Among the applications reviewed this week Central Desktop was the most impressive, not so much for its interface, as it was for its lengthy feature list. Central Desktop breaks the project management interface up in the same way that all the applications did; by creating tabs that open pages with a specific focus. The difference is that when Central Desktop offers 25gb for storage they are also allowing you to create text and spreadsheet files inside their application, and when they offer communication for your team, they throw in web conferencing (add fees apply), chat, and email (including task creation from email). There are extended options for time tracking such as the ability to create special fields in the form, and there are unique urls available for tasks for quick access. The list goes on with additional features in each area (more information is available with the full review), but one of the most useful features is a search function that searches through the entire project, including content in the documents. For new users Central Desktop has placed how to videos on every category page, and has a chat feature that is linked in directly with their help desk.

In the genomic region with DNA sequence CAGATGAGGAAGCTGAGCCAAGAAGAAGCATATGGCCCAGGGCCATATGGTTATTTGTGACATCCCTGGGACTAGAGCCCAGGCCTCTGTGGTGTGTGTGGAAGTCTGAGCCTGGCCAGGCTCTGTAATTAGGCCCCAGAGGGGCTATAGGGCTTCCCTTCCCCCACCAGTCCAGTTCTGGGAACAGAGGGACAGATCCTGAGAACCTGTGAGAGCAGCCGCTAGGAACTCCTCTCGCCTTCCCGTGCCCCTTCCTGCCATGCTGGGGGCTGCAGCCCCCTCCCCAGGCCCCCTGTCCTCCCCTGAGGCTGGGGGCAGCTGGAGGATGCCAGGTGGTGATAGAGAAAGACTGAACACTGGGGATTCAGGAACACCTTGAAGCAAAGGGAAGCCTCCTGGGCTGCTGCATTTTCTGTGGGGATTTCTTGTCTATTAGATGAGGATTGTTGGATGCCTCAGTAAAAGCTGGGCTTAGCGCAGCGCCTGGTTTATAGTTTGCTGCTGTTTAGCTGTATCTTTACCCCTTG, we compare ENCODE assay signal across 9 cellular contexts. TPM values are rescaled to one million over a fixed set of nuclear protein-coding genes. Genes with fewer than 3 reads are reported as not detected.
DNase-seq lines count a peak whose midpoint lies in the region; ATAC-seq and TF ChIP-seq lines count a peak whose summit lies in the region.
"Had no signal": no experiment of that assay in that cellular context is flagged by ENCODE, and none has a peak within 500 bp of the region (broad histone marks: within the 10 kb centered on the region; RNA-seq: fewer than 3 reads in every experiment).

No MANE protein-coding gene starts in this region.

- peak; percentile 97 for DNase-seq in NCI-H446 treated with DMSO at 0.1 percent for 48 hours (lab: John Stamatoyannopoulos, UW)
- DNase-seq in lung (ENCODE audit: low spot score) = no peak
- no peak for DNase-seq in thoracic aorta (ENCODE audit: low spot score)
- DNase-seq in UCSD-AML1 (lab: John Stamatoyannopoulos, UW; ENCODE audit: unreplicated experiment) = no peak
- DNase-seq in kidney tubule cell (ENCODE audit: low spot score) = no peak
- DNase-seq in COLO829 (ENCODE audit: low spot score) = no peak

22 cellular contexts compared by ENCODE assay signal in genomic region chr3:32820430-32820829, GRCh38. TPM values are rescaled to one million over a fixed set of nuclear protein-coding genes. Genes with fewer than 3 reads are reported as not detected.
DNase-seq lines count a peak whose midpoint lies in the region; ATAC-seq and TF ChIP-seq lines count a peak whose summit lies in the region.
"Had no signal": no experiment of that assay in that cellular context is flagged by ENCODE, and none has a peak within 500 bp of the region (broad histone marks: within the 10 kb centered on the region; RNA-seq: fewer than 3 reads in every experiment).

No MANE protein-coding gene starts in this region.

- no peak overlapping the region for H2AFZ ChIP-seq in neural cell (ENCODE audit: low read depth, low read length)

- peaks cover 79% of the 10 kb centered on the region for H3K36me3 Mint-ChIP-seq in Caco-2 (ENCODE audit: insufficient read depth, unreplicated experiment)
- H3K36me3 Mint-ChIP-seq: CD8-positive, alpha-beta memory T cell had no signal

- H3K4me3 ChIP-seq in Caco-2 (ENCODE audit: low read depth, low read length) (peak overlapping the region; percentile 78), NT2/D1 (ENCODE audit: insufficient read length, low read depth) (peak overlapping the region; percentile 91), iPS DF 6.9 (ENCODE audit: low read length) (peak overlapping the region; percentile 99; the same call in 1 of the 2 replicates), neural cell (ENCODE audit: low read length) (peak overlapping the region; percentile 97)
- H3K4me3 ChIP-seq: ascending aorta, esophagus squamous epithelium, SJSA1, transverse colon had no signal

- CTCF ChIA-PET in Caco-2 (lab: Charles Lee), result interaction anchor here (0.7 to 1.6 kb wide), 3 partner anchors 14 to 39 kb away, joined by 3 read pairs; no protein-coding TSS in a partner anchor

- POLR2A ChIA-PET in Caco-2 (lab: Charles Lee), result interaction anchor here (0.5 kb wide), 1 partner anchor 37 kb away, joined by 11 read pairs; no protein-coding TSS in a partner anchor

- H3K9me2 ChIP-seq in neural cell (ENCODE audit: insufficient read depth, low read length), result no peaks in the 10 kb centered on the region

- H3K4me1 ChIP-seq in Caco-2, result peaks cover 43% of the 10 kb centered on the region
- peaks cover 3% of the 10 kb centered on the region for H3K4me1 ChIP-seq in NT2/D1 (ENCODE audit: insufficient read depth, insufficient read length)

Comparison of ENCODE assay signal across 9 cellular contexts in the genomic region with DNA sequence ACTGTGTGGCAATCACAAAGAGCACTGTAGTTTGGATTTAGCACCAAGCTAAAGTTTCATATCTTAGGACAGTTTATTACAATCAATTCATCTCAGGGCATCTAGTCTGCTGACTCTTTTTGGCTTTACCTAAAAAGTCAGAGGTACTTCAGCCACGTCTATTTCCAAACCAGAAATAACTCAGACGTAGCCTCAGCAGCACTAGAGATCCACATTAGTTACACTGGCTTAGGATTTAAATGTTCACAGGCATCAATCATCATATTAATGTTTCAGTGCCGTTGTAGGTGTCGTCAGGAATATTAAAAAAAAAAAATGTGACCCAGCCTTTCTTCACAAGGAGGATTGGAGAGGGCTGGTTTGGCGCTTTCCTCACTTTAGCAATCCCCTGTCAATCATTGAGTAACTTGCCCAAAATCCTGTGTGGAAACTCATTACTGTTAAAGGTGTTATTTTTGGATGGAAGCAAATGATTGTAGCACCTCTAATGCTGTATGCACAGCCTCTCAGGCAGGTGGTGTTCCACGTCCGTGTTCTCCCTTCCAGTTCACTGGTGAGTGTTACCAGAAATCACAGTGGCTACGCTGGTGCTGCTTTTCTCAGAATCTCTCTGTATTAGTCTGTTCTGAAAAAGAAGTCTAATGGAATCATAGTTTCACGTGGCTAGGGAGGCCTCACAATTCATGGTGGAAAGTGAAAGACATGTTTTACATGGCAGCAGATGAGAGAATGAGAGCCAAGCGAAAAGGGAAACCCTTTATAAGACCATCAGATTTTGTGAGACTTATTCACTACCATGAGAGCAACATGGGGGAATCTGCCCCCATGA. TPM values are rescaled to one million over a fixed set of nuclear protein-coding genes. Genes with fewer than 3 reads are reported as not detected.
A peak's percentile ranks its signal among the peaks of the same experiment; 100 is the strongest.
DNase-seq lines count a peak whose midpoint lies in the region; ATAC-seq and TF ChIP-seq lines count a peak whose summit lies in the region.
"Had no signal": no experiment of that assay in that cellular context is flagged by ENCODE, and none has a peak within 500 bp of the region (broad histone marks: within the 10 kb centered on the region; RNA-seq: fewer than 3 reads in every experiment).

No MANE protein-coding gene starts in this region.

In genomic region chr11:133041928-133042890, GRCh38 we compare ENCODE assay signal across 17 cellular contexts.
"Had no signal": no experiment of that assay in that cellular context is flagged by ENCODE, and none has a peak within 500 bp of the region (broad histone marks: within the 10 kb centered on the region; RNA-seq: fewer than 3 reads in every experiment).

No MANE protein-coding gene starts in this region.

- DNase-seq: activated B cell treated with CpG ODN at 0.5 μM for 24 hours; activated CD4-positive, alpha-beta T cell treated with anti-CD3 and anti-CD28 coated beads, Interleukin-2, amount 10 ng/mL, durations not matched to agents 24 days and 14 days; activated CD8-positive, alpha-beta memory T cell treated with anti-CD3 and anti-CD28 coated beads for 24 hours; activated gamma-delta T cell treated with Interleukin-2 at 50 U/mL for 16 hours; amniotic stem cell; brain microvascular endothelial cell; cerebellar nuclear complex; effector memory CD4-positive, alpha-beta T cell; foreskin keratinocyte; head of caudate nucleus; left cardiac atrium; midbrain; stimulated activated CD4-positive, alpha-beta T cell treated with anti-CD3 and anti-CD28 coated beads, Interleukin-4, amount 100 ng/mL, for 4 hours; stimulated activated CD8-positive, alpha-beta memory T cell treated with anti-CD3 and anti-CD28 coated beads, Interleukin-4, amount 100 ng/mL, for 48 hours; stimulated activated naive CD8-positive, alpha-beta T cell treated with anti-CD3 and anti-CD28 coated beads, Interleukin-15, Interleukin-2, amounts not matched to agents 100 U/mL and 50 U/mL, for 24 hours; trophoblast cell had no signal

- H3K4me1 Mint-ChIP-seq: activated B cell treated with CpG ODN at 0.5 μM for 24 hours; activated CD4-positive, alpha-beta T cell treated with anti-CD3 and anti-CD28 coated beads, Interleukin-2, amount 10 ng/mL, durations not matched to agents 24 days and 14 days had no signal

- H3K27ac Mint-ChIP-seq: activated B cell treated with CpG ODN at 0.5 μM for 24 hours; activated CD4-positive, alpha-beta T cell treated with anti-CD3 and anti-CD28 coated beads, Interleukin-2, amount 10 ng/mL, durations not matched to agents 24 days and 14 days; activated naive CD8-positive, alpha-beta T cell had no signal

The weak point of Central Desktop is its interface. Lacking friendliness is hardly a deal killer, but it should be acknowledged that effective design steers your attention, saving time. Searching for functions, rereading the page because you can’t see differences between items, and neutral colors all eat up time that could be spent keeping the project on the go. More could be done to improve the size of icons, change the colors (the medium priority color is flesh), as well as improve the dashboard so there are quick links to any area of organization. At this time there is also only one calendar view so project managers are not able to see details that might help them visualize their project. Contact and profile management is also lacking, yet Central Desktop remains a powerful tool.